The Jewish Passover and the Challenge of Hebron
Do we desire or despise the pleasant land?
April 6, 2012 - Audio, 8.50 MIN
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Welcome to the Bible in the News with Nick Barnes. On Sunday night, the celebration of the Passover begins. Jews will commemorate their rescue from bondage in Egypt. The Egyptians had determined to reduce their numbers by a slavery so severe, and a labour so arduous, that many would be worked to death. But God sent Moses, to bring them, from the land of Egypt, to the land of promise.
And God brought 10 plagues on the Egyptians, by the hand of Moses and Aaron, that they might release His people. Each one, of the plagues, was a calamity in its own right. Each one so dreadful that most people would have submitted to inevitable defeat. But at each step God hardened or strengthened Pharaoh’s heart, so that only the last, and greatest, of those plagues - only the 10th plague - brought about the release of the children of Israel.
Throughout the Bible, God has brought about events to show his purpose with the earth, in symbol - and the 10th plague, where the all the firstborn of Egypt died, is a clear example of this.
The Israelites in Egypt were a symbol of man’s bondage to sin and death. Escape from that bondage was only possible by the death of the firstborn - for these were, in symbol, the seed of the serpent or sin - and man can only be saved by the putting to death of sin (Gen 3v14-15).
However, a crucial part of this plague was that the blood, of a sacrificial lamb, was daubed around the doorway of each Israelite home. Thus when the angel of death came, he passed over each house so marked, and consequently the Israelites did not die with the Egyptians.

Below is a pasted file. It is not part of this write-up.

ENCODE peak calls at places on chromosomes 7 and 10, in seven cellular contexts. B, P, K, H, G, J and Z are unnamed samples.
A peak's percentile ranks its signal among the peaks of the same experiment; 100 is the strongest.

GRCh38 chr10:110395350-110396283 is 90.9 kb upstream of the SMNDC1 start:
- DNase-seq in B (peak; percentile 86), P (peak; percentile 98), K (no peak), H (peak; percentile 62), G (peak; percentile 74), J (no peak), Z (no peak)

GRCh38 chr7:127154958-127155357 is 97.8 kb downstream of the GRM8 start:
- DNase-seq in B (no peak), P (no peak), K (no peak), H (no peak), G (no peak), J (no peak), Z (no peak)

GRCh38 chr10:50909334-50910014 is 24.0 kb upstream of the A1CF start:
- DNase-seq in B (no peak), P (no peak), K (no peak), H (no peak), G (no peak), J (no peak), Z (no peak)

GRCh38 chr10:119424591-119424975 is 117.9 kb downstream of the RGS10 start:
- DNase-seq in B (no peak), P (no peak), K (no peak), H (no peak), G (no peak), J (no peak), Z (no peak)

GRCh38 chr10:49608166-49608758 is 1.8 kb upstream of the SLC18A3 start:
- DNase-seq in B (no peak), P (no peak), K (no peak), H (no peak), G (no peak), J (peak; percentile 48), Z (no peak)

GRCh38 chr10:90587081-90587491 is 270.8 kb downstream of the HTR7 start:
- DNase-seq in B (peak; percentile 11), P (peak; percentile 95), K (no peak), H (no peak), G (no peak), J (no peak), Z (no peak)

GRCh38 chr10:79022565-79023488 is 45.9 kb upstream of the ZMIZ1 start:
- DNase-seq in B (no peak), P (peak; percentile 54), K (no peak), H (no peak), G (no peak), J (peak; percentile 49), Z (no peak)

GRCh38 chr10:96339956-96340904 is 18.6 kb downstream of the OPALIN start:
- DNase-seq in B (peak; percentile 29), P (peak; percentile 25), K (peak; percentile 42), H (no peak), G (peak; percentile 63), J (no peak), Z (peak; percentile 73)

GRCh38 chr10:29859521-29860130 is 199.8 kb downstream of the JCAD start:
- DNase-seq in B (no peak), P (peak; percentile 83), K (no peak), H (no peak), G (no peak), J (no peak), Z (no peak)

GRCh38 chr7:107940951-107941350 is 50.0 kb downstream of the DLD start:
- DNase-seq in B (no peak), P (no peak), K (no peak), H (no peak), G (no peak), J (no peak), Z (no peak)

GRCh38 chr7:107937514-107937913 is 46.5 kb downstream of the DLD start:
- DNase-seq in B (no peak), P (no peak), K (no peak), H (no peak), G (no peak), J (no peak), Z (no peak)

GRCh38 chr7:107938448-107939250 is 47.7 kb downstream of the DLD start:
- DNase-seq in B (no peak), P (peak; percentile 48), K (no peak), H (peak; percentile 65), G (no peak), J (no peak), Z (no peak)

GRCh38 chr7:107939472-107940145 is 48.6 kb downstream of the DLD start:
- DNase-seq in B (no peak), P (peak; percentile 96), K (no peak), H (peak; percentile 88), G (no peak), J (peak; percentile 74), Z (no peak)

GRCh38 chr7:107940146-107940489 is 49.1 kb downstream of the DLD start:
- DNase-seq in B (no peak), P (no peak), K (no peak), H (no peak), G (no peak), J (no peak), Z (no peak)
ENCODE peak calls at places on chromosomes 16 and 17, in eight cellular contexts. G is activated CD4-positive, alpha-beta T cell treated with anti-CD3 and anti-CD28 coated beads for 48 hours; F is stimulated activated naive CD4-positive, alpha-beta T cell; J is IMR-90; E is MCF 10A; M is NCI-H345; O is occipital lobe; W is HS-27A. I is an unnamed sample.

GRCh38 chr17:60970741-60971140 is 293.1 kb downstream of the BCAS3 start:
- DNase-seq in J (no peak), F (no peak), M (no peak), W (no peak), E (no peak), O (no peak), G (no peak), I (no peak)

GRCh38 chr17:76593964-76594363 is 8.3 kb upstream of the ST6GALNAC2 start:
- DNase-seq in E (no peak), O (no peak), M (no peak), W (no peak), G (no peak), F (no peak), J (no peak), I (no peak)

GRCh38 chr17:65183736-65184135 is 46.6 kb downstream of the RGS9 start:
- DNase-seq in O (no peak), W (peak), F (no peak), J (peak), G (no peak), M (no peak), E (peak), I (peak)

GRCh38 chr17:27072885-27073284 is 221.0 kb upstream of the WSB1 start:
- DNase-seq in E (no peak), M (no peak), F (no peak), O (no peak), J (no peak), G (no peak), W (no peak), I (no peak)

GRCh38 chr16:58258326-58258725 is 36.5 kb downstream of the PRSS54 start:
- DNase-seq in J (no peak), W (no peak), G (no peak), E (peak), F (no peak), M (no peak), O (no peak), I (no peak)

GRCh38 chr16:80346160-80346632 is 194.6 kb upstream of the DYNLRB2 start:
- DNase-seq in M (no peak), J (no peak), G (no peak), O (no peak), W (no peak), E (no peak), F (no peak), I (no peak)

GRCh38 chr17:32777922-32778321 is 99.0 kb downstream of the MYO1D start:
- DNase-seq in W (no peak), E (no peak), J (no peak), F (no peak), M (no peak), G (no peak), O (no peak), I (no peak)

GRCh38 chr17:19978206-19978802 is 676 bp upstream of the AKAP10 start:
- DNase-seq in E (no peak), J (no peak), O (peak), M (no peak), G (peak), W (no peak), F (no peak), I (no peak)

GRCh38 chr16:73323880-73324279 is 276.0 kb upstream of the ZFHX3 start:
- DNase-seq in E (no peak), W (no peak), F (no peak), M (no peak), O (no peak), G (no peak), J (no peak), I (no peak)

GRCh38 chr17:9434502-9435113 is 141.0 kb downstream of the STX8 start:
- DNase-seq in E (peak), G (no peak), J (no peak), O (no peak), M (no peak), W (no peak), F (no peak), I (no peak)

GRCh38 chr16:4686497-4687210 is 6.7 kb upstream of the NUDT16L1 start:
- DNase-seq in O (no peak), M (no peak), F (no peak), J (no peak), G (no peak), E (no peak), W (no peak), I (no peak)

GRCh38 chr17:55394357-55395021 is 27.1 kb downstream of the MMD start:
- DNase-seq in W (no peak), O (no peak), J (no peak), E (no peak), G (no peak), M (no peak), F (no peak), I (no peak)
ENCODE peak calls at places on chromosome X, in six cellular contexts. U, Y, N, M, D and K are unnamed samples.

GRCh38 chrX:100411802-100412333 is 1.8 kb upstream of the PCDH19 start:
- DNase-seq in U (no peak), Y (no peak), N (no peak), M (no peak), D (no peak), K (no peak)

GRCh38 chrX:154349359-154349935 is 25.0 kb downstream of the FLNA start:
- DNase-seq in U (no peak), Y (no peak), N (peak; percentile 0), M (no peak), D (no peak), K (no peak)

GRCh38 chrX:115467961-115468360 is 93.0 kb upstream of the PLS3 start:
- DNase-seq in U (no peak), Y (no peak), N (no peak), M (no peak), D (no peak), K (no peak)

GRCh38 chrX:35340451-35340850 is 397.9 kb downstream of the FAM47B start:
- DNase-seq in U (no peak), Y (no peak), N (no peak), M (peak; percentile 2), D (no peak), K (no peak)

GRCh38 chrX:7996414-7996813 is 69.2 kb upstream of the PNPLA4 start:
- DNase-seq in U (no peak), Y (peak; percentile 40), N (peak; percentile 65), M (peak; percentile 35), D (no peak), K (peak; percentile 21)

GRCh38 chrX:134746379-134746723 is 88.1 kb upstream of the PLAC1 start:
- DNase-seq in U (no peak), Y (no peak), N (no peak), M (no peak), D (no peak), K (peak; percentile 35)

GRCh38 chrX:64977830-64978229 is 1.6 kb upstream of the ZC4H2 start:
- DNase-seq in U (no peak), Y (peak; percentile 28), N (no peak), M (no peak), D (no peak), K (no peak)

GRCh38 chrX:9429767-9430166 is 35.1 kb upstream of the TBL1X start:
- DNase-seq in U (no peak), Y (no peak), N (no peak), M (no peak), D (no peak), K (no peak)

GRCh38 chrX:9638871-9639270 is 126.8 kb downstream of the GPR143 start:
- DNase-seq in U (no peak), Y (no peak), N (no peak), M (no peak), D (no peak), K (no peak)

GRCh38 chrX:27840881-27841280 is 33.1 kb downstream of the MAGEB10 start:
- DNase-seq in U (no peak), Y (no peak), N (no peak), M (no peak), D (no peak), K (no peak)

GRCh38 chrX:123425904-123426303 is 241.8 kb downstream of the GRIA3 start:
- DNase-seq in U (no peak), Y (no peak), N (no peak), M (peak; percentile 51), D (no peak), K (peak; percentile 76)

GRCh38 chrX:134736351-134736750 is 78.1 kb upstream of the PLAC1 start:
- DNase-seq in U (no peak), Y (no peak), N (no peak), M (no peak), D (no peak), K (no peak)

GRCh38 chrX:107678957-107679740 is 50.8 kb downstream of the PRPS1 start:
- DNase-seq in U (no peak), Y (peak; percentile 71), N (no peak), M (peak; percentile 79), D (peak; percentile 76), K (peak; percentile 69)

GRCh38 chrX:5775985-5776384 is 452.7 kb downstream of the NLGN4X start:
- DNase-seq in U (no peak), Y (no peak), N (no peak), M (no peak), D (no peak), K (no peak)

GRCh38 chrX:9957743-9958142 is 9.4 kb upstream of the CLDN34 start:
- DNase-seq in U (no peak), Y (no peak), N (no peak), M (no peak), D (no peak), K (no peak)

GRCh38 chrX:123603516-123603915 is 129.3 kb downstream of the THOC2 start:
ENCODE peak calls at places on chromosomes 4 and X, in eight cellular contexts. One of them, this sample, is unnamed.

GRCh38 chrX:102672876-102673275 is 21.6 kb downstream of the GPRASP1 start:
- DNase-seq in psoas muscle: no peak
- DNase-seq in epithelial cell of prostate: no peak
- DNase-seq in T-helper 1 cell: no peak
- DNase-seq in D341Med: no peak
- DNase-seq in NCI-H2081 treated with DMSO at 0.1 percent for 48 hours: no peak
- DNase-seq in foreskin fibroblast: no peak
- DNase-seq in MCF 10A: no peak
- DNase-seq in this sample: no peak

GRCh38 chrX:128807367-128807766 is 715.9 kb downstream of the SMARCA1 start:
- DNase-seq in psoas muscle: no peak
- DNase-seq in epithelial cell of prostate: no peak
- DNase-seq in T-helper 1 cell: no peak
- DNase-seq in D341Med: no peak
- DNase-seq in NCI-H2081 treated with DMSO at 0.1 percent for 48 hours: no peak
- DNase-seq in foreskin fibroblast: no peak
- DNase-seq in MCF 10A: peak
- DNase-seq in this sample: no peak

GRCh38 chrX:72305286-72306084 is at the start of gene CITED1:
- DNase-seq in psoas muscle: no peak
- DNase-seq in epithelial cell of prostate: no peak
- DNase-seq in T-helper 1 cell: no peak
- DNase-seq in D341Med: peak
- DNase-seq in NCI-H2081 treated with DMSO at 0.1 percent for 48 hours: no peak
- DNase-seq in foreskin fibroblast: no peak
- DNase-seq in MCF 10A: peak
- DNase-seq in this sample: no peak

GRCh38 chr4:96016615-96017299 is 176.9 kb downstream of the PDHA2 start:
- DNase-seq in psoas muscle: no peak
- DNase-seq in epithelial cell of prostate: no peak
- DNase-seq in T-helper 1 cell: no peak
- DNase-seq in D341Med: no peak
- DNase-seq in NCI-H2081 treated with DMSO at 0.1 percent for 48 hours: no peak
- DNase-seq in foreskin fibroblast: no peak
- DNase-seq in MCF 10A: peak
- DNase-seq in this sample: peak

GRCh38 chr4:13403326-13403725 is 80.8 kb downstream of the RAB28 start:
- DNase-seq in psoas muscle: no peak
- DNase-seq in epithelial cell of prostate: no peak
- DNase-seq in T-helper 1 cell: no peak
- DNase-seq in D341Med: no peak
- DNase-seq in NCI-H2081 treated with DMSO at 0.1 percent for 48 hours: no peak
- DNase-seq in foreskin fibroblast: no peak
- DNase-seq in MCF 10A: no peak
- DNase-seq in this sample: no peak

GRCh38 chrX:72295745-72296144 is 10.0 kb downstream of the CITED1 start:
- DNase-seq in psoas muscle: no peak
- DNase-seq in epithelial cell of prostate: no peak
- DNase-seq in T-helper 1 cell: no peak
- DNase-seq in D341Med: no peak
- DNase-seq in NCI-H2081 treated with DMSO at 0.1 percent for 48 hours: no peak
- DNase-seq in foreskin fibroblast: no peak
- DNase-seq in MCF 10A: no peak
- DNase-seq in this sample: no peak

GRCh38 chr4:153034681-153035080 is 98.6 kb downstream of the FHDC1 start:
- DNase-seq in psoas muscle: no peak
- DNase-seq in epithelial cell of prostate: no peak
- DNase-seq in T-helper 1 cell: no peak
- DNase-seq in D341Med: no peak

The Spirit, through the Apostle Paul, describes Jesus as our passover lamb in 1Cor 5v7. And Jesus is the means by which sin can be put to death, without the Israelite, or believer, suffering death in the process.
And this means of salvation, symbolised in the 10th plague, is the only way of salvation. There is no other way, no man made religion or philosophy, can bring salvation, just as none, of the other nine plagues, could release them from Egypt.
As we read in Acts 4v12
Neither is there salvation in any other: for there is none other name under heaven given among men, whereby we must be saved. Ac 4:12
Perhaps, less well known, than the plagues, are the 10 sins committed by the children of Israel. And like with the plagues, the first nine were of a magnitude that you would have expected them to be decisive; you would have expected God’s anger to have burned to Israel’s destruction. However, in each case God showed mercy to them, and they continued on their journey, until the 10th. It was only the 10th sin which barred them from the the Promised Land.
We find that in Num 14v22-23 that God says
22 ...all those men which have seen my glory, and my miracles, which I did in Egypt and in the wilderness, and have tempted me now these ten times, and have not hearkened to my voice;
23 Surely they shall not see the land which I sware unto their fathers, neither shall any of them that provoked me see it: